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Doctors regain right to decide on suicide aid

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Doctors regain right to decide on suicide aid
Photo: DPA
07:00 CEST+02:00
German doctors have regained the power to use their own judgement in cases where terminally ill patients want to die – after a court lifted an absolute ban on them leaving such patients with enough drugs to kill themselves.

Previously, doctors who deliberately left a patient with the means to commit suicide did so under the threat of fines of up to €50,000, imposed by their professional association, the Chamber of Physicians (ÄK).

But the ÄK's ban was lifted by Berlin's administrative court on Monday, as judges found it was “too general,” court spokesman Stephan Groscurth told The Local.

While euthanasia remains illegal in Germany, if a doctor is certain that their dying patient wishes to end their life they can now leave them the means to commit suicide without facing censure from the ÄK.

When a doctor cannot medically help a suffering patient and has a close personal relationship with them, the court has decided that it would be, “against the freedom of conscience not to help them,” said Groscurth.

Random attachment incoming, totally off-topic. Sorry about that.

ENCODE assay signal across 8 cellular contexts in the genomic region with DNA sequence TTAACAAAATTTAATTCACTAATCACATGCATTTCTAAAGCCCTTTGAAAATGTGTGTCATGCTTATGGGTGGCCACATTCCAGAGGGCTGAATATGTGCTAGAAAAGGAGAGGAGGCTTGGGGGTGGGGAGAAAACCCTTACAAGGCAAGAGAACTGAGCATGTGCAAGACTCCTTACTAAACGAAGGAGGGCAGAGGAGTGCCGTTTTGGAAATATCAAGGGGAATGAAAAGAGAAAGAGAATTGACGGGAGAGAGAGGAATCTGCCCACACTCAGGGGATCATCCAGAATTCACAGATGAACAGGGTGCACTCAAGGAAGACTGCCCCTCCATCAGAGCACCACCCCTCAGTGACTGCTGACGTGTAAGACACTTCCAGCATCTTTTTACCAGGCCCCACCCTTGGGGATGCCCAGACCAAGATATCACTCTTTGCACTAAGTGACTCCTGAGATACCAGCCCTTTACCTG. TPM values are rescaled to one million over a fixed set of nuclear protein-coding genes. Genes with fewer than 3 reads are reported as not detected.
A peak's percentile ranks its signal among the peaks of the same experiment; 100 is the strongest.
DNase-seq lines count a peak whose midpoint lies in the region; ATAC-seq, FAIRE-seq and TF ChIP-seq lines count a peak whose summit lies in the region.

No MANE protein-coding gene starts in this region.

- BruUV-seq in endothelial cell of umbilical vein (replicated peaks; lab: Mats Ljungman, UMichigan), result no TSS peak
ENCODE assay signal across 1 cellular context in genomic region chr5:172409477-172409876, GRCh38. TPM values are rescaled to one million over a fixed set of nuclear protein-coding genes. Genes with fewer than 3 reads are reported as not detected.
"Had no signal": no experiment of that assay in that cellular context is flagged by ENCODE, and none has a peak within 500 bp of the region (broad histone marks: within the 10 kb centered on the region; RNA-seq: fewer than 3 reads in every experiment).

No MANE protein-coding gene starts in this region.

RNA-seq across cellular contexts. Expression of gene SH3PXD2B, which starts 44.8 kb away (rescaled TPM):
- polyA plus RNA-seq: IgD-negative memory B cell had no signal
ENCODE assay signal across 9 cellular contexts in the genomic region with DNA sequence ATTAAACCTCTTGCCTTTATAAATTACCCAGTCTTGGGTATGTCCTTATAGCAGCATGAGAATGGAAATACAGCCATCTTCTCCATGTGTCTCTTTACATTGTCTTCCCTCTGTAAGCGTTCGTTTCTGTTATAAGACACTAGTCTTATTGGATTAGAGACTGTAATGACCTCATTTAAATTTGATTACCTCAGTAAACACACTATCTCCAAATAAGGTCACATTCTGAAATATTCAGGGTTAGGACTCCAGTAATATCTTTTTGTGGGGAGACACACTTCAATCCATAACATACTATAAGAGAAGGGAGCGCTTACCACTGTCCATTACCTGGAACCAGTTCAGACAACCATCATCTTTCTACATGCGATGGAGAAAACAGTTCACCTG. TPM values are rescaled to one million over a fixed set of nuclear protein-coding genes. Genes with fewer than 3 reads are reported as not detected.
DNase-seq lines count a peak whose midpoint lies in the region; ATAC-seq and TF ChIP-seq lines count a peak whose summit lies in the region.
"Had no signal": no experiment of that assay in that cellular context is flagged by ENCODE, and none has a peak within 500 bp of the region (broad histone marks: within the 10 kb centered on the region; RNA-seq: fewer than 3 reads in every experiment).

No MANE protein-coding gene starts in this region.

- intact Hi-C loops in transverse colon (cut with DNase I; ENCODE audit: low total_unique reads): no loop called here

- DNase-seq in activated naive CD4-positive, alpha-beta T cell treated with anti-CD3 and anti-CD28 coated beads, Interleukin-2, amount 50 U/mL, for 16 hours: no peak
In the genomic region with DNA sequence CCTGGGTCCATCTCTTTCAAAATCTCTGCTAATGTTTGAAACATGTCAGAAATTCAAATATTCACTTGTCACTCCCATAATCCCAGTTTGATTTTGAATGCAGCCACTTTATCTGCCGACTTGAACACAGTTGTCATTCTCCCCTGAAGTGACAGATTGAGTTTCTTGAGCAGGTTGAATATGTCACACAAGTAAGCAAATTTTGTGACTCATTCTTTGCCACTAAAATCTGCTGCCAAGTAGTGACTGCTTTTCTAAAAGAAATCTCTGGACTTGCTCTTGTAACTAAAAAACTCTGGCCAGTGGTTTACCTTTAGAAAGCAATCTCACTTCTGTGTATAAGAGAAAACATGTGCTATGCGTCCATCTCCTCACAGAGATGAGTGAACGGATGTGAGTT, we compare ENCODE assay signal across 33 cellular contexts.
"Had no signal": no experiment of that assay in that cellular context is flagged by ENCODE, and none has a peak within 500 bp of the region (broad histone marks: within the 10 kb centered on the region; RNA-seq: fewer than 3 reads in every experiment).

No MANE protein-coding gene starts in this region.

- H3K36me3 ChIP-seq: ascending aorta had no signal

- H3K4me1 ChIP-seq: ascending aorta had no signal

However, “actively helping someone to die is still seen as unethical,” he added.

Some doctors have welcomed the decision as a step towards legalising euthanasia in Germany, as terminally-ill patients who want assistance to die have to do so in countries where it is legal, like Switzerland.

"This is a step towards stopping 'suicide-tourism' that is happening in Germany right now," judge Dieter Graefe told The Local. As an expert on the legalities of assisted suicide, Graefe has worked with Dignitas - a clinic based in Switzerland that caters for those wishing to die.

Berlin urologist Uwe-Christian Arnold has been campaigning for laws to clarify and enable assisted suicide for years and admitted that he had helped a number of terminally ill patients to die, the Berliner Zeitung newspaper reported on Monday.

“We are very pleased with the decision,” he told the paper. “I would never help someone to die who was not terminal and who had not expressed a firm wish to die.”

He said most Germans were in favour of legalising assisted suicide, and that he could not support the idea of people having to travel abroad if they chose to end their own life.

The Local/jcw

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